The Iraqi authorities said on Friday that the casualty toll from the new waves of nationwide protests over unemployment, corruption and lack of public services has risen to 24 dead and more than 2,000 wounded.
According to a statement by the Iraqi Independent High Commission for Human Rights (IHCHR), the 24 protesters were killed by either tear gas suffocation or live bullets used by the guards protecting the headquarters of the provincial governments and the offices of the political parties, the Xinhua news agency reported.
Eight protesters killed in the capital Baghdad, six in Maysan Province, six in Dhi Qar Province and four in the provinces of Basra and Muthanna, the parliament-affiliated commission said.
The number of the wounded has risen to 2,047, including both the demonstrators and security forces, mostly in Baghdad.
“Most of the casualties occurred as a result of gunshot wounds, tear gas and rubber bullets,” the statement said.
Since the early hours of Friday, hundreds of protesters rallied in the square on the eastern side of the Tigris River and tried to cross the nearby al-Jumhouriyah Bridge to reach the Green Zone, the administrative centre of the Iraqi government.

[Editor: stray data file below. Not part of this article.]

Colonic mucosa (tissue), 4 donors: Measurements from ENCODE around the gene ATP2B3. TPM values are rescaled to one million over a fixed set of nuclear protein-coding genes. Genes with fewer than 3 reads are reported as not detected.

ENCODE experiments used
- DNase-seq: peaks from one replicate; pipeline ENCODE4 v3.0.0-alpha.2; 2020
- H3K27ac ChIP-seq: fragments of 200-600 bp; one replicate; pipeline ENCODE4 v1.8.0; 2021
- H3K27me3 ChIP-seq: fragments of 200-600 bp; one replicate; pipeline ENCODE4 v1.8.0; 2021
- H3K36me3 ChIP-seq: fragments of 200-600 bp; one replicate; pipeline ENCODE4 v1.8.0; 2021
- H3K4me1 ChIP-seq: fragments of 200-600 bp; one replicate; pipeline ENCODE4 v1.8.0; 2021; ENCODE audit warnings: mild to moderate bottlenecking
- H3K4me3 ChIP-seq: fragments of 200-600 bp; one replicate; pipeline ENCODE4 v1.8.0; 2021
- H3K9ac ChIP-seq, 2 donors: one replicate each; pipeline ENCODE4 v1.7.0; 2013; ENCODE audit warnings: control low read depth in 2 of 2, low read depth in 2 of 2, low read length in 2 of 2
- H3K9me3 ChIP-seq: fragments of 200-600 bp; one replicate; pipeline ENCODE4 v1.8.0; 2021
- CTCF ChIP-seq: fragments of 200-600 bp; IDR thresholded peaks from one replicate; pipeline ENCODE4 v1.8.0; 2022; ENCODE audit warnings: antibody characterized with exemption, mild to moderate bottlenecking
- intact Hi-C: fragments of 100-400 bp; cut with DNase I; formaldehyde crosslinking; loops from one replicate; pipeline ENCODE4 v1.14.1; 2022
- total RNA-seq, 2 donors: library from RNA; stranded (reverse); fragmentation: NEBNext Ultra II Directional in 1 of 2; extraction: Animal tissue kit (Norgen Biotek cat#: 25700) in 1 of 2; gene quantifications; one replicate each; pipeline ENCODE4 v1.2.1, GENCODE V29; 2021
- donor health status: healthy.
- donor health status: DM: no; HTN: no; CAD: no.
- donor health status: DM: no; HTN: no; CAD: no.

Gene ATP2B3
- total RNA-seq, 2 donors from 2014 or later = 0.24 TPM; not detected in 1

The repeated attempts to cross the bridge pushed the security forces to completely close it with three-meter high concrete blocks.
According to an earlier IHCHR statement, demonstrators in Wasit Province burned the Islamic Dawa Party headquarters and stormed the house of the governor in the province, while in the southern province of Dhi Qar, protesters burned the provincial government building.
Meanwhile, the media office affiliated with the Iraqi Joint Operation Command said in a statement that the intelligence forces captured a person in Sadoun Street in downtown Baghdad for holding a pistol and shooting both protesters and security forces.
Moreover, the state-run Iraqiya television reported that demonstrators captured another person, who fired bullets at the security forces in Tahrir Square in downtown Baghdad.
The demonstrations came after Iraqi Prime Minister Adel Abdul Mahdi delivered a televised speech, in which he warned of chaos if the government resigns, and promised a cabinet reshuffle, more job opportunities and the establishment of a court to prosecute corrupt officials.
Earlier this month, massive protests erupted in Baghdad and other central and southern provinces over similar reasons that left 157 killed, including security forces.